The Potential of Spatiotemporal Methods to Improve Criminal Justice Policy and Program Evaluation



Wooditch, Alese

Journal Title

Journal ISSN

Volume Title



Empirical research in criminology has traditionally focused on individuals and communities as primary units of analysis, but there has been growing interest in micro units of geography to study crime. The current trend toward smaller geographic units of analysis has much to offer, but this transition also requires greater attention to the selection of methods and analytical techniques. This dissertation discusses the untapped potential of spatiotemporal methods to improve evaluation and development of criminal justice policies and programs. This research relies on two innovate spatiotemporal methods that have been neglected in the field of criminology to demonstrate the utility of taking advantage of methodological advances that analyze data across both space and time simultaneously. The first technique demonstrated is a bivariate spatiotemporal Ripley’s k-function, which is employed to assess the deterrent effect of stop-question-frisk practices on crime across space at a daily level. The second technique demonstrated, agent-based modeling, is used to explore whether significant reductions in crime can be achieved if police use unallocated patrol time to engage in focused-deterrence strategies at hot spots rather than randomly patrolling a large geographic area. This dissertation focuses on how such spatiotemporal techniques can be useful tools to examine place-based criminal justice interventions and discusses ways the methods are advantageous over traditional, non-spatial evaluation methods.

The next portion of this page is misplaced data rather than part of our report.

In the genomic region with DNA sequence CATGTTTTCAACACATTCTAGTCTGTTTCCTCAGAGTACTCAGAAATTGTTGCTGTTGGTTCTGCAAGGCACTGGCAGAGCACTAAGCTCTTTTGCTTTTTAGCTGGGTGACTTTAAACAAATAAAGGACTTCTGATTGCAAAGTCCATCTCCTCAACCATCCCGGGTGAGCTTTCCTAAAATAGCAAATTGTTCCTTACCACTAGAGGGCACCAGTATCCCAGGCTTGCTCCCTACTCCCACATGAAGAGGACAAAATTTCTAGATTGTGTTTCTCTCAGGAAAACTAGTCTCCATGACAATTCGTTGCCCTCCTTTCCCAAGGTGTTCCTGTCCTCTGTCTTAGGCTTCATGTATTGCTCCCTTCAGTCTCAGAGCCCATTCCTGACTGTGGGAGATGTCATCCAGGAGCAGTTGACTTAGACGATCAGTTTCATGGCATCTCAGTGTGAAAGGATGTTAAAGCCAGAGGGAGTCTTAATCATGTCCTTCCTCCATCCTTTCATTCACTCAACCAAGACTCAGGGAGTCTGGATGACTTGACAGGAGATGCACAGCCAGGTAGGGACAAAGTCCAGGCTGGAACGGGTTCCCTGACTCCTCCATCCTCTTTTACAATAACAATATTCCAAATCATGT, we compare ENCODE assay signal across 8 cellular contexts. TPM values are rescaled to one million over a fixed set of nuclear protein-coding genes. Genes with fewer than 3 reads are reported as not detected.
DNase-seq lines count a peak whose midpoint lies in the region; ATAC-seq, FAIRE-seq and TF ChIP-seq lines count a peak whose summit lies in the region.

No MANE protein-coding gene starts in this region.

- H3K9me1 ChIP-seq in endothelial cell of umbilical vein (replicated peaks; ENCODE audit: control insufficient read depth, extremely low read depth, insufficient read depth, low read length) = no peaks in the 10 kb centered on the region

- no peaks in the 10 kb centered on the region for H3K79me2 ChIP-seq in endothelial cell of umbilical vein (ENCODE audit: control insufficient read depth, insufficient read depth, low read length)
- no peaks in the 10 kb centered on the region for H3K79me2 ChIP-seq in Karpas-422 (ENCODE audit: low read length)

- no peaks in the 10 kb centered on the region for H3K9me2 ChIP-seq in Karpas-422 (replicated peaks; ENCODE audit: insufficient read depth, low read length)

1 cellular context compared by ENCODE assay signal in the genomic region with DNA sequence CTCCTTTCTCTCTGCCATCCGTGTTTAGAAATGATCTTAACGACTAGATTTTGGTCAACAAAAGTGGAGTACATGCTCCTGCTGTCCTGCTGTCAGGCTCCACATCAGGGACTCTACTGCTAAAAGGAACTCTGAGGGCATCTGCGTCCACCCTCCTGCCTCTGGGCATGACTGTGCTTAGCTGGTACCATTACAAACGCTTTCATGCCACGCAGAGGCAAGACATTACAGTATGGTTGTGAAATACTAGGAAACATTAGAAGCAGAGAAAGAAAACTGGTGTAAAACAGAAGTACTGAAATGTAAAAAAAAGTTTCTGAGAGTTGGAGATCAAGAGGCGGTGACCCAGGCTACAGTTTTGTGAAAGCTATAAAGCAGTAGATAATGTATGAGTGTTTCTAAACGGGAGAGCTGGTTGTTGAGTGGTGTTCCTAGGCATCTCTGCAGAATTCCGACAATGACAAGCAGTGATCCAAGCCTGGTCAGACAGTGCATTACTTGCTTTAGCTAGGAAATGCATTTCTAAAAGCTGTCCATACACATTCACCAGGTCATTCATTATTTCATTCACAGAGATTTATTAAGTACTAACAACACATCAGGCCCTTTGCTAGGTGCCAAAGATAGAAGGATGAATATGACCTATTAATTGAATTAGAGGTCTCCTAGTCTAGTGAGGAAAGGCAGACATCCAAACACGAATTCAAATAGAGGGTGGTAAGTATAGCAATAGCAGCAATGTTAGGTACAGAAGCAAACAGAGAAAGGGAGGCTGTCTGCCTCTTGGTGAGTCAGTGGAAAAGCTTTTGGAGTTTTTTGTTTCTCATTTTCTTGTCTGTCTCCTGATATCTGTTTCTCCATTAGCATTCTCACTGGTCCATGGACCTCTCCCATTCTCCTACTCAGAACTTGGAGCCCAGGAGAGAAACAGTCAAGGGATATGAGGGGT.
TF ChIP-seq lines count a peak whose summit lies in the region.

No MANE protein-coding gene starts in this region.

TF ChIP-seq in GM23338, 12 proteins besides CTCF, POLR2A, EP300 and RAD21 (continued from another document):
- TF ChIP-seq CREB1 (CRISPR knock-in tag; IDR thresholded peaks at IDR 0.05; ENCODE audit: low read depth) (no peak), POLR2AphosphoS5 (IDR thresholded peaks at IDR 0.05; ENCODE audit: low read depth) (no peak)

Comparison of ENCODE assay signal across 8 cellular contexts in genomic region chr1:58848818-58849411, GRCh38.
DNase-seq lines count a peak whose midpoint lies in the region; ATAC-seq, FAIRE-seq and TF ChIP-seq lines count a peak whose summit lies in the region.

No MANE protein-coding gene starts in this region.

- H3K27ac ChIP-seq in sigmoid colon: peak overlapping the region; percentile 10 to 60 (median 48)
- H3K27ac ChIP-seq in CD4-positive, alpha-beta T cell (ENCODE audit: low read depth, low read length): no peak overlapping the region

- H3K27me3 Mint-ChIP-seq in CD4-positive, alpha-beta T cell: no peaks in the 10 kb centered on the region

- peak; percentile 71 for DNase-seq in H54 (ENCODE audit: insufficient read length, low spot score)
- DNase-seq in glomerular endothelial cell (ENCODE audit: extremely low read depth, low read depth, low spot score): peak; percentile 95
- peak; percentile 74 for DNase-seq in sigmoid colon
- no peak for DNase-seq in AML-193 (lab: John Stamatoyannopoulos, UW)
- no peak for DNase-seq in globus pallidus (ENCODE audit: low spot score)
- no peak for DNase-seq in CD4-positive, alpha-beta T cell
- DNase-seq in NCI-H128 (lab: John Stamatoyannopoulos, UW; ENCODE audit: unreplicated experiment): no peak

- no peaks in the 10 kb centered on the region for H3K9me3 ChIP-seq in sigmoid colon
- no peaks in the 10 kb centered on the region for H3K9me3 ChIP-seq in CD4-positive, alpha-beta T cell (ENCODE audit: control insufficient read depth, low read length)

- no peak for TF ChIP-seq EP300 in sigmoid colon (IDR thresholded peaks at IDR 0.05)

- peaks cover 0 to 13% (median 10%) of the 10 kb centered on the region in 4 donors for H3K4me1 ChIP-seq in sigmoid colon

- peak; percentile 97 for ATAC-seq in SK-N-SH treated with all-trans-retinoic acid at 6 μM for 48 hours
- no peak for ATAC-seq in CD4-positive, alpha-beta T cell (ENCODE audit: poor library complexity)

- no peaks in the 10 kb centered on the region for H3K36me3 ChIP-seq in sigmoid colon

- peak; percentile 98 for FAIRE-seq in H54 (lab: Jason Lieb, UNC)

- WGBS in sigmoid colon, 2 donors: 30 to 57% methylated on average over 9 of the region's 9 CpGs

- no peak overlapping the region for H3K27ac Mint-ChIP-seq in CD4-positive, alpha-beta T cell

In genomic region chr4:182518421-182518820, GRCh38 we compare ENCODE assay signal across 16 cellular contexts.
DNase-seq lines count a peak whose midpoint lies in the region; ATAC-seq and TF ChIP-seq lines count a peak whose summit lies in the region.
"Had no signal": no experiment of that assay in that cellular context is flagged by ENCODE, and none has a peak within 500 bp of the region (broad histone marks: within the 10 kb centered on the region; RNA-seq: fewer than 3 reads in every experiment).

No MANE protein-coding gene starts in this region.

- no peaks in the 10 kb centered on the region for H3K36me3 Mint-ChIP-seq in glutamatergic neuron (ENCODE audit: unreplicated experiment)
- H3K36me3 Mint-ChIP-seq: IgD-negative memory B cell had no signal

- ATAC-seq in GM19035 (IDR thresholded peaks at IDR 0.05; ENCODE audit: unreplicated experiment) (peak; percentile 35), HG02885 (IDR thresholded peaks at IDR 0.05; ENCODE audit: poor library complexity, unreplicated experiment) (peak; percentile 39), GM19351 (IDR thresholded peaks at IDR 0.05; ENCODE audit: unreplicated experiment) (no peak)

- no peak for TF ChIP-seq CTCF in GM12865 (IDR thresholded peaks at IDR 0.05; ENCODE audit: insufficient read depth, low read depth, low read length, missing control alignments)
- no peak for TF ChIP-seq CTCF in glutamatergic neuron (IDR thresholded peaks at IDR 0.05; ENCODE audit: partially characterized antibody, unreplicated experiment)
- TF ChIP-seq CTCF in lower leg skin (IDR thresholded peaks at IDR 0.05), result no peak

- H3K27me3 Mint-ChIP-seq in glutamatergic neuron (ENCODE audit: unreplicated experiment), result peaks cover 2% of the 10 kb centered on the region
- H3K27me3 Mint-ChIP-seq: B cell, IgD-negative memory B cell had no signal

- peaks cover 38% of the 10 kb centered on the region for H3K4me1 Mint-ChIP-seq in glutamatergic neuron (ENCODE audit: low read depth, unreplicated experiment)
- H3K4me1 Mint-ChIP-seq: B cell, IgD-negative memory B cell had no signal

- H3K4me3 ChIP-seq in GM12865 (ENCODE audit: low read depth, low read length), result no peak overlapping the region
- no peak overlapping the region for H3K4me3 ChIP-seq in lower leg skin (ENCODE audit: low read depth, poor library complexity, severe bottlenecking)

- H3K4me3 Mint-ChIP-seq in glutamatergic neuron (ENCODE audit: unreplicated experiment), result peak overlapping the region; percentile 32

This dissertation has been embargoed for 5 years and will not be available until April 2021 at the earliest.


Geography, Police, Crime, Spatio-temporal, Methods, Program